An "apology" from developer Hello Games over controversial space sim No Man's Sky this weekend has been blamed on a hack by a disgruntled employee.
The incident began on the weekend when Hello Games' Twitter account posted a tweet simply stating that "No Man's Sky was a mistake."
An email was also sent from the account of studio founder Sean Murray to a number of games journalists, reading:
No Man's Sky was a mistake.
I have contacted you because the silence from Hello Games has been unwarranted and unprofessional. The community has asked me to speak up, and I have a confession to make. The game was simply unfinished upon arrival. Our hand was forced by not only Sony, but the community as well. The constant harassment and absolute gross misconduct on the community's part has made it hard to fulfill our artistic vision, while the pressure from Sony to release the game as soon as possible forced us to cut key features. I want to apologize for what we did not deliver on, as the game does not meet up to what our artistic vision was.
However, we do wish that the community was more understanding of our situation. Many people have asked for refunds despite our promise to continually improve and update No Man's Sky. We are just a small studio that has poured our blood, sweat, and tears into this project. The complete lack of respect when it comes to the work we have done absolutely saddens not only myself, but the team as well. We want to improve the game to the point we dreamed of it being and beyond.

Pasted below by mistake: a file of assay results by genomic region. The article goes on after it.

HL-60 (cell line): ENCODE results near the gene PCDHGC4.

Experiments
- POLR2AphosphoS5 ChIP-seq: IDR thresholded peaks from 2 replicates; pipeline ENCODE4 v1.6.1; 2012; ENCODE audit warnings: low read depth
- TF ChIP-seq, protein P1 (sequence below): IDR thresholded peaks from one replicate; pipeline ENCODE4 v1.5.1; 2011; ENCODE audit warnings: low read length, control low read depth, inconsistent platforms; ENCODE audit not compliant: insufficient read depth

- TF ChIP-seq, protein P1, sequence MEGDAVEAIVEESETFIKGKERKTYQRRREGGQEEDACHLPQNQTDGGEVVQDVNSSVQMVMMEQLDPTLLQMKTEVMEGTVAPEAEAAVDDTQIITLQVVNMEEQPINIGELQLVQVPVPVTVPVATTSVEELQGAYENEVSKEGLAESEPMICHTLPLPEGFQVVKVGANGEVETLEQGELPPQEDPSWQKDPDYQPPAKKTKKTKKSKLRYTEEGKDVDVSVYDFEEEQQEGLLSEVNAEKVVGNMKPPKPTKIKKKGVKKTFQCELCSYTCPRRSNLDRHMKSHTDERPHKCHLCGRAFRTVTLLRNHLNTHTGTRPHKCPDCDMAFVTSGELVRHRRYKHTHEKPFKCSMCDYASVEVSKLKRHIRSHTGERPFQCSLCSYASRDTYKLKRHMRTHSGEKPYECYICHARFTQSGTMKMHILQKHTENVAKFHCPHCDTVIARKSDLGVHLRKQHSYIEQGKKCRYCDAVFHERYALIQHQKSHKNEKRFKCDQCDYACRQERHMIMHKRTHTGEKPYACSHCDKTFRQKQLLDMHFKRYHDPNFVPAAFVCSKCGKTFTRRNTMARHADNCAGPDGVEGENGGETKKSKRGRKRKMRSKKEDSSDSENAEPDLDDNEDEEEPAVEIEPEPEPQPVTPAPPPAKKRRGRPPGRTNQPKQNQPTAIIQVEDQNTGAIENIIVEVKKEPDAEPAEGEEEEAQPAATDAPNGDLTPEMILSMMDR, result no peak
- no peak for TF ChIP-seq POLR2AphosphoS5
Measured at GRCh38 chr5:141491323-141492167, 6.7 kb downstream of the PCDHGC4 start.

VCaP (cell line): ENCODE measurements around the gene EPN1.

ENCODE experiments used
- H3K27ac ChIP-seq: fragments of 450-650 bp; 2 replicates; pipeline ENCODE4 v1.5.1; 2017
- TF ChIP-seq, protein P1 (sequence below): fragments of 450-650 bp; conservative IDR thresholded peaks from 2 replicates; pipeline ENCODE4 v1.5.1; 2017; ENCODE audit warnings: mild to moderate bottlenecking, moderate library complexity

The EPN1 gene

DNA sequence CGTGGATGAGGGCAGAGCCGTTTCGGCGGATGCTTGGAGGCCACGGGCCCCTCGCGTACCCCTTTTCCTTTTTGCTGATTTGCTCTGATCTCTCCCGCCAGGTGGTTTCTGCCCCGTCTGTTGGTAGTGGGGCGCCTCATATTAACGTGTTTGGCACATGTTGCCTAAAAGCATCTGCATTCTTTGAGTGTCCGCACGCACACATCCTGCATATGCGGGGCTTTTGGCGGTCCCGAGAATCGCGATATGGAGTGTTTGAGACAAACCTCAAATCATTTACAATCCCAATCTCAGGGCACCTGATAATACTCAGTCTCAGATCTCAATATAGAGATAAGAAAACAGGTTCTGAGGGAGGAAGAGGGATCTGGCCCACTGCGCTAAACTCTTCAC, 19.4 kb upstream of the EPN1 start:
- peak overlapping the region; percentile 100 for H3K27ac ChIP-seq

I hope everyone affected understands,
Murray's personal Twitter account, inactive since mid-August, quickly posted this message in response:
Server hacked. We're binging Mr Robot Episodes as quickly as we can looking for answers. Ep05 is a cracker— Sean Murray (@NoMansSky) October 28, 2016
Murray went on to tweet that "If anything was a mistake, it was using Linked In without 2FA," suggesting that someone had gained access to his LinkedIn account - and potentially, that Murray used the same password on multiple websites.
Some hours later, the studio seemingly regained control over its accounts, tweeting:
.@NoMansSky 100% not hacked anymore... obviously those mails and that tweet were fake. Back to work 💪🏻💪🏻💪🏻— Hello Games (@hellogames) October 28, 2016
A studio representative later told Mashable that the tweet came from "a disgruntled employee," and that the studio is "currently trying to solve the issue internally."
No Man's Sky debuted in August to significant negative fan response, with many claiming Hello Games had "lied" about the game's feature set.
The last update from the studio had stated that it was working on improving and expanding the game's feature set - but that was over a month ago.
Always use two-factor authentication.